In the best way possible, the video for Follow Me isvery much a product of Atomic Kitten’s formative years. There are some nice ideas here, but their execution is still a bit clunky, although, in hindsight, that’s all part of the appeal in being able to see the group’s rapid evolution. It’s a green-screen extravaganza that enthusiastically applies the early ’00s logic of every pop song having an accompanying dance routine, whether one is required or not. Thus, we see Atomic Kitten superimposed on several backgrounds while throwing themselves vigorously around a stage. Some of the sequences are great; clouds wisping around the group while they’re positioned atop a giant sphere is one of the more recognisable images associated with Follow Me and is probably the most suited aesthetic to the track. However, there’s also another where Atomic Kitten are on a platform surrounded by skyscrapers at night, with their image projected onto the buildings behind, which makes good use of the concept and shows a bit of consideration, rather than just plonking the group in front of any old stock image.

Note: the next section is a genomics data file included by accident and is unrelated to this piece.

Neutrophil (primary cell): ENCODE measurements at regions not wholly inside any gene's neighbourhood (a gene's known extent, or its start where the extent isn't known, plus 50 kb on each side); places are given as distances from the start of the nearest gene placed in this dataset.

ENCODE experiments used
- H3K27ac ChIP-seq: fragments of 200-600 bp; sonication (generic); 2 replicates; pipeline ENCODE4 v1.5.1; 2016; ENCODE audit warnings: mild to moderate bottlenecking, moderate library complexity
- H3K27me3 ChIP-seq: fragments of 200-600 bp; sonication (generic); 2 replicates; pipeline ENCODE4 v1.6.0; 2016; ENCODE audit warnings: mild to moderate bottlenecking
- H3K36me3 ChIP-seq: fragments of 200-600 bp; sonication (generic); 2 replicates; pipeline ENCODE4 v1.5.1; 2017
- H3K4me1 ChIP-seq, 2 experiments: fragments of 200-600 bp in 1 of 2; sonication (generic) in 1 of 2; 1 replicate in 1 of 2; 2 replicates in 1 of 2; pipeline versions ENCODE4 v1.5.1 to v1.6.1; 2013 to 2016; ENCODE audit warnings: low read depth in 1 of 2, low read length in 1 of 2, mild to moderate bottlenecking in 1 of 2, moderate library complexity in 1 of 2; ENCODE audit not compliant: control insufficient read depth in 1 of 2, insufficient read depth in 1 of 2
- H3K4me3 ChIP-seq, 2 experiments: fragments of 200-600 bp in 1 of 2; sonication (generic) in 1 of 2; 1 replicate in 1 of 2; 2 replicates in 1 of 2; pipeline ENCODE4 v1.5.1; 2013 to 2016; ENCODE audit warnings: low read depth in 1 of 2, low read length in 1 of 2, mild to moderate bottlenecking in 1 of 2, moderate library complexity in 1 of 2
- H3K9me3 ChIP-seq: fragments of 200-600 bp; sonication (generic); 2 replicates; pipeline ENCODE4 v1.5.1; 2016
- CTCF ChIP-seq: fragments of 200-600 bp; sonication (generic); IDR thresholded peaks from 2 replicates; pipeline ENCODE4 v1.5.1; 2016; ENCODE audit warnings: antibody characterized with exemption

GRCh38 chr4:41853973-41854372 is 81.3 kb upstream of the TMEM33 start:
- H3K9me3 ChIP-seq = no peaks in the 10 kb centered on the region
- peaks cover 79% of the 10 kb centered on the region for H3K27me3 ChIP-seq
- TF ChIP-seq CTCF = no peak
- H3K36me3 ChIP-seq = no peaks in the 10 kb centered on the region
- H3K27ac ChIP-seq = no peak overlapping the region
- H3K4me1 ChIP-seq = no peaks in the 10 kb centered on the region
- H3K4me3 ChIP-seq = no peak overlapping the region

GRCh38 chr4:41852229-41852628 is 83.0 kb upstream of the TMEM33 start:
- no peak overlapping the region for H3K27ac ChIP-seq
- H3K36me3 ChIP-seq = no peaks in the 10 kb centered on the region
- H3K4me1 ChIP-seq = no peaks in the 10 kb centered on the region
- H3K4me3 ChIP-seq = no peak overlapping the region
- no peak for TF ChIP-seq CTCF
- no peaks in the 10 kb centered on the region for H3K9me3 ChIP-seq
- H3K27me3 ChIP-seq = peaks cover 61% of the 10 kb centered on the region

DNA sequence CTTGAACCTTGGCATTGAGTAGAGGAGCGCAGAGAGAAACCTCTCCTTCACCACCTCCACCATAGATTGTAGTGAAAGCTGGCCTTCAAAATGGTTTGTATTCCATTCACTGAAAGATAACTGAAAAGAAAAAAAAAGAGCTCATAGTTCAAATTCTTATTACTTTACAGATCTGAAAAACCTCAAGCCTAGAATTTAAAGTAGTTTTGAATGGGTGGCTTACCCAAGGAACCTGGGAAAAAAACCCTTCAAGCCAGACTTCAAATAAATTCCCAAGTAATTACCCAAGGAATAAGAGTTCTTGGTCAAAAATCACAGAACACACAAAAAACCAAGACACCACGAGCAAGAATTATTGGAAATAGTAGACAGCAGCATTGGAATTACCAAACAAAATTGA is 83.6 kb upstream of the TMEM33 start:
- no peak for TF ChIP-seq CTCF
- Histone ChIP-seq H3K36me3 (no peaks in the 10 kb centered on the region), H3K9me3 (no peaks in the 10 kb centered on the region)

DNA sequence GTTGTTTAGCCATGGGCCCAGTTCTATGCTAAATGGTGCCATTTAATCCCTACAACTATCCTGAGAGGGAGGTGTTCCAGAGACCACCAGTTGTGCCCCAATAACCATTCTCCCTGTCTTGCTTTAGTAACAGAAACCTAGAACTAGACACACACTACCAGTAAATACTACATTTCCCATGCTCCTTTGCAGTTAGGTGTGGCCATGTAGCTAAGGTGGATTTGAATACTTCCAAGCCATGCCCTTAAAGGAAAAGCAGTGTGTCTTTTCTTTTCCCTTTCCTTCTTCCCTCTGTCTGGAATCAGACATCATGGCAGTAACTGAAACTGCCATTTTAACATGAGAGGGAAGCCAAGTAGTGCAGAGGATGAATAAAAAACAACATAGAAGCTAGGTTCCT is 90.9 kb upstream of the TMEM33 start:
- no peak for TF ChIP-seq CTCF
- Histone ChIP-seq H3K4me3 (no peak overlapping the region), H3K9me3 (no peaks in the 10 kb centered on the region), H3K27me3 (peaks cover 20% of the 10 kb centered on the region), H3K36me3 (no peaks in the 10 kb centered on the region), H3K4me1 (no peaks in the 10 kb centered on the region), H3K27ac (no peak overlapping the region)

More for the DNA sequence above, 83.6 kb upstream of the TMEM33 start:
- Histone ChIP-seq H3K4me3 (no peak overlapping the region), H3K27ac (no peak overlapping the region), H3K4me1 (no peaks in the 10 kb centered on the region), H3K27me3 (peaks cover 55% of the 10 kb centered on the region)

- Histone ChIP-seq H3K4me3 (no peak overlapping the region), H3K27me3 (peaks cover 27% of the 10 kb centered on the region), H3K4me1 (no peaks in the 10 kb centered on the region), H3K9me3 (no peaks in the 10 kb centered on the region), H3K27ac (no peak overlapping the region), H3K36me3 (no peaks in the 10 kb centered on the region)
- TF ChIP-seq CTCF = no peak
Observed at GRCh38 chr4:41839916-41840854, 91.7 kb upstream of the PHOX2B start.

When the video keeps things relatively simple, it works. Not all of the ideas quite come off, though. The big moment in Follow Me follows the middle-eight; Atomic Kitten are now ostensibly in front of a giant curtain, and as they raise their hands, it flies away to reveal a statue of…a weirdly shaped object. Maybe it’s a famous sculpture; perhaps it’s a distinctive monument to something culturally significant. The thing is, there shouldn’t be any room for doubt or puzzlement. And it’s not distracting enough for Kerry Katona to get away with trying to mime along to one of Natasha Hamilton’s ad-libs at the same time, either (although given her lack of solo vocals in this song, it was worth a try). The closing shot is suitably lovely, as Atomic Kitten dance against a black/gold background while lights (or fireflies) dart around them, and each clap of their hands produces little bursts of gold. It’s brilliantly effective, and although not intended to be the group’s swansong, it does befit the curtain coming down on this particular era of their career.